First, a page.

Do we need checked exceptions at all? The debate is over, isn't it? Not for me. While most object-oriented languages don't have them, and most programmers think checked exceptions are a Java mistake, I believe in the opposite—unchecked exceptions are the mistake. Moreover, I believe multiple exception types are a bad idea too.
What is the difference between a slave and a free man? A slave has a master. That master, a cruel and ruthless villain, is telling the slave what to do and punishing him at will. However, at the same time, the master guarantees food and a roof over the slave's head. A slave understands this exchange of freedom for food as a fair trade, while a free man values freedom more. That's the difference. That's how it was in the Roman empire centuries ago. But isn't that how it is now too? Aren't we ancient slaves in our offices and in front of our monitors?
"We don't have time to write unit tests" or "We don't have the budget for unit testing" are complaints I hear very often. Sometimes it may sound like, "We don't use TDD, so that's why there are no unit tests," or even "TDD is too expensive for us now." I'm sure you've heard this or even said it yourself. It doesn't make any sense to me. I don't get the logic. In my understanding, unit testing is not a product; it's a tool. You use tests to develop a product faster and better. How can you say you don't have time to use the tool that makes your work faster? Let me show you how.
Software development is all about creativity, right? It's an art, not a science. As software engineers, we solve complex problems, and often our solutions are absolutely not obvious. We experiment, innovate, research, and investigate. To do all this, we talk. We sit together in our meeting rooms, Skype conference calls, or Slack channels; we discuss our solutions; we ask our coworkers for their opinions; and we argue about the best ideas. There's no doubt meetings are the key component of the modern software design discipline ... and it's very sad to see it.
I don't know whether it's an anti-pattern or just a common and very popular mistake, but I see it everywhere and simply must write about it. I'm talking about exception catching without re-throwing. I'm talking about something like this Java code:
I have a new String(array,"UTF-8") in one place and exactly the same code in another place in my app. Actually, I may have it in many places. And every time, I have to use that "UTF-8" constant in order to create a String from a byte array. It would be very convenient to define it once somewhere and reuse it, just like Apache Commons is doing; see CharEncoding.UTF_8 (There are many other static literals there). These guys are setting a bad example! publicstatic "properties" are as bad as utility classes.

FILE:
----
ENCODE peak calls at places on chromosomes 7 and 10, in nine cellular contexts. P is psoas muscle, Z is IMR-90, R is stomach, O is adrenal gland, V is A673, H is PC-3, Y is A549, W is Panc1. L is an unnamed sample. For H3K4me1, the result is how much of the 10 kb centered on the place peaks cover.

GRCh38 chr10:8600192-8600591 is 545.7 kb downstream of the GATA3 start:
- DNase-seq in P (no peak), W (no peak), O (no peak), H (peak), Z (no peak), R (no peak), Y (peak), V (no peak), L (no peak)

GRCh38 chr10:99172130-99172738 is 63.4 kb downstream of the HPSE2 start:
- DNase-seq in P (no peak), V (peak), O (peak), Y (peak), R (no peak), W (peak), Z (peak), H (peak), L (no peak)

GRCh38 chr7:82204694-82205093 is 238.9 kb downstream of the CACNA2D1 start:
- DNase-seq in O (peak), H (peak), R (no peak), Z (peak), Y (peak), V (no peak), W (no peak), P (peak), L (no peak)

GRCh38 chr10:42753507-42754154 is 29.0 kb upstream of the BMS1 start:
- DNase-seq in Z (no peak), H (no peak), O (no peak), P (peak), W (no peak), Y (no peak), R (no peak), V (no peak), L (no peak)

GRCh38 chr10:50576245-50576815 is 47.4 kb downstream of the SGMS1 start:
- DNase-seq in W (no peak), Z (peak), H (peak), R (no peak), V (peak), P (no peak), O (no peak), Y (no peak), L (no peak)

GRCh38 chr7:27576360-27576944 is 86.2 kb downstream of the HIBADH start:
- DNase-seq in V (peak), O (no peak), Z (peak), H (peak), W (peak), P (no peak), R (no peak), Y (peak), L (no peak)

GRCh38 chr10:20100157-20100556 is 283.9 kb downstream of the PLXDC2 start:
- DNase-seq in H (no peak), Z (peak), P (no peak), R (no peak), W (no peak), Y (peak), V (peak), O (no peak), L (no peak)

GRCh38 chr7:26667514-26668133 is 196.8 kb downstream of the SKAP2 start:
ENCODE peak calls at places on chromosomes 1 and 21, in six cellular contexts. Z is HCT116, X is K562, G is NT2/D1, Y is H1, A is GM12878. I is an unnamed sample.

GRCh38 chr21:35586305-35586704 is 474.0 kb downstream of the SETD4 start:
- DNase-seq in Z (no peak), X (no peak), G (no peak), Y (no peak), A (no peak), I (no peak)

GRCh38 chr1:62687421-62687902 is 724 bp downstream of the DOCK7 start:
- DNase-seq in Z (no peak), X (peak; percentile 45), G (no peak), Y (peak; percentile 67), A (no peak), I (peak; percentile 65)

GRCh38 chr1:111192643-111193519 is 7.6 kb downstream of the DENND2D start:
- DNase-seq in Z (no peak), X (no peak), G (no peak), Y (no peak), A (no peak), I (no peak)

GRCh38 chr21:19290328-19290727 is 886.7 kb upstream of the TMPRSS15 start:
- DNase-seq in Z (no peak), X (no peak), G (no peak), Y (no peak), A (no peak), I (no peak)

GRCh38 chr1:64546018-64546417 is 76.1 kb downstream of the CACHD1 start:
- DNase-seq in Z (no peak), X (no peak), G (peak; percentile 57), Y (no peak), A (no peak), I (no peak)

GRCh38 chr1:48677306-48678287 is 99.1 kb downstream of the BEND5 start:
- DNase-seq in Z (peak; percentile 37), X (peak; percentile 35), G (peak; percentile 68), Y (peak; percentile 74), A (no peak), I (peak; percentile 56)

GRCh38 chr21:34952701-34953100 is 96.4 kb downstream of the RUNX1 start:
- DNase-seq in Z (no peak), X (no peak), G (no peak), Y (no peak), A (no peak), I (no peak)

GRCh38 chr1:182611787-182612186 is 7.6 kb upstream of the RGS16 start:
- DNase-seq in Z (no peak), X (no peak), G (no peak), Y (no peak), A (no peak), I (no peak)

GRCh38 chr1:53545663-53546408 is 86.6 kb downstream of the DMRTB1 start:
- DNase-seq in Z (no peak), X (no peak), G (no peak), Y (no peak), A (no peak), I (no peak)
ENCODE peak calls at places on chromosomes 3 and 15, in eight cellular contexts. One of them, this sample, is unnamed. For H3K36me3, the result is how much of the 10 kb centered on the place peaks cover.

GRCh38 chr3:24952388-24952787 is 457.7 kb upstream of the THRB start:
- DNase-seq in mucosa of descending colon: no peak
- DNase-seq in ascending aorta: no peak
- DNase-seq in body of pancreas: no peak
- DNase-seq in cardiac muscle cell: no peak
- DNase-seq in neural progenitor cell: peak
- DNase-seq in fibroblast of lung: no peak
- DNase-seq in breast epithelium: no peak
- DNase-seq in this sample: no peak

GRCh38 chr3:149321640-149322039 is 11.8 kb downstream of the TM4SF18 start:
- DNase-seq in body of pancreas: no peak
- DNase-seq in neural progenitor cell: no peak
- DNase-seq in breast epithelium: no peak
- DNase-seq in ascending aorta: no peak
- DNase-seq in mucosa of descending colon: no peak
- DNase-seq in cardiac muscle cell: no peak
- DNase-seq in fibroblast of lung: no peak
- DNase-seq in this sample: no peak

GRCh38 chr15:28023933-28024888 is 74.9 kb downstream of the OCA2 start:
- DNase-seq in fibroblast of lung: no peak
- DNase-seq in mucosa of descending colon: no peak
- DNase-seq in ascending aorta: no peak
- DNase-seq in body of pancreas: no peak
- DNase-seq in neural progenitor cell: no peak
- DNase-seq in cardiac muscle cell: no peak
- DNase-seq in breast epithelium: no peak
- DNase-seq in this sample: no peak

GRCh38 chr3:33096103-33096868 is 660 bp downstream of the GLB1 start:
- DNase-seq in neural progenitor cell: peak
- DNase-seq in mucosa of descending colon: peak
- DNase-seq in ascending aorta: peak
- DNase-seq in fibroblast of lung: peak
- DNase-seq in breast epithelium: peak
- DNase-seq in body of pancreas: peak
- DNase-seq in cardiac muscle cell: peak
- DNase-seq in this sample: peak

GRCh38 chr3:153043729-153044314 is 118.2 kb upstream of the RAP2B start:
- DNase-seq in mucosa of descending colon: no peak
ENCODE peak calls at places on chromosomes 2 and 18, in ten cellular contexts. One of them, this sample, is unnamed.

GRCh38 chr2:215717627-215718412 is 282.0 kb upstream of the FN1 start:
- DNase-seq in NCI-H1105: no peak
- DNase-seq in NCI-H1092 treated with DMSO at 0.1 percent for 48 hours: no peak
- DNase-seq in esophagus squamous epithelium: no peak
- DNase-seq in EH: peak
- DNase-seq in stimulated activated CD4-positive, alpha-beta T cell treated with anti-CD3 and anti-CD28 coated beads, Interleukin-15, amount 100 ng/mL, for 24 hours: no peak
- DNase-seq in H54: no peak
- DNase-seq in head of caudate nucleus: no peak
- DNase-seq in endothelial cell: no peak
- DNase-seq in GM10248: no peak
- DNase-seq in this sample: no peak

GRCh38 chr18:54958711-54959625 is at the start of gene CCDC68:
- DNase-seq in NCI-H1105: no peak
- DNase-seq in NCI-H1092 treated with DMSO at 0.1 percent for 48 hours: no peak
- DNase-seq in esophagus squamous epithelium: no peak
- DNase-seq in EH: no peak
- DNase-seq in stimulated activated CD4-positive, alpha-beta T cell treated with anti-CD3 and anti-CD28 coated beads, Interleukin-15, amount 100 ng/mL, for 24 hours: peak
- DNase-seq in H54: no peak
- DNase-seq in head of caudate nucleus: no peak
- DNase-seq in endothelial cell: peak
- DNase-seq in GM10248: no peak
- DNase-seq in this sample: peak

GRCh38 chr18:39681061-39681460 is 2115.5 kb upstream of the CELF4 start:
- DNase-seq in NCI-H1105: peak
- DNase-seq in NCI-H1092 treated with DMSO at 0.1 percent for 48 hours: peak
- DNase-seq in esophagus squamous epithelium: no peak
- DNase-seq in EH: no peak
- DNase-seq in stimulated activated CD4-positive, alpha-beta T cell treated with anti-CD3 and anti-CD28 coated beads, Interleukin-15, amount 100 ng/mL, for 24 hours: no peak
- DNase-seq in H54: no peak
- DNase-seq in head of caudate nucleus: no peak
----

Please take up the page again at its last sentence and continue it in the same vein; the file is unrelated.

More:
I don't even know where to start. Let's begin with this: If I don't understand you, it's your fault. This has to be the most basic, fundamental principle of a good software architect (well, of any engineer), but most of the architects I've met so far, in many companies, don't seem to believe in it. They don't understand that the job of a software architect is to make complex things simple, not the other way around. They use diagrams, which are the most popular instruments of an architect, to explain to us, programmers, what he or she has in mind. But the diagrams are usually very cryptic and hard to digest. What's worse is that the complexity goes up in line with their salaries—it's disgusting.
A year ago, I tried to explain how effectively data and its presentation can be separated in a web application with the help of XML and XSL. In a few words, instead of using templating (like JSP, Velocity, FreeMarker, etc.) and injection of data into HTML, we compose them in the form of an XML document and then let the XSL stylesheet transform them into HTML. Here is a brief example of how all this can be used together with the Takes framework.
A bug exists when something doesn't work as expected. A bug fix is basically a patch (a pull request) to the existing code base that is supposed to solve the problem and make sure that "something" works as expected. Very often, such a patch fixes one thing and breaks many others. I believe that sometimes it's necessary to reject a bug fix and ask its author to re-do the patch in order to protect the project from bigger problems. There are a few valid reasons for such a rejection, according to my experience.
Good programmers create fewer bugs while bad programmers cause more. Sounds logical, doesn't it? However, there is a lot of criticism of this way of thinking. Take this one, for example: Bugs are inevitable, and instead of expecting fewer bugs from us, let us focus on the right design and let testers find and report bugs; then we'll fix them. Or this one: Being afraid to make a mistake makes me write slower and experiment less, which translates into lower-quality software. Read more about that here and here. But allow me to look at this from a different perspective and assert that yes, indeed, good programmers create fewer bugs.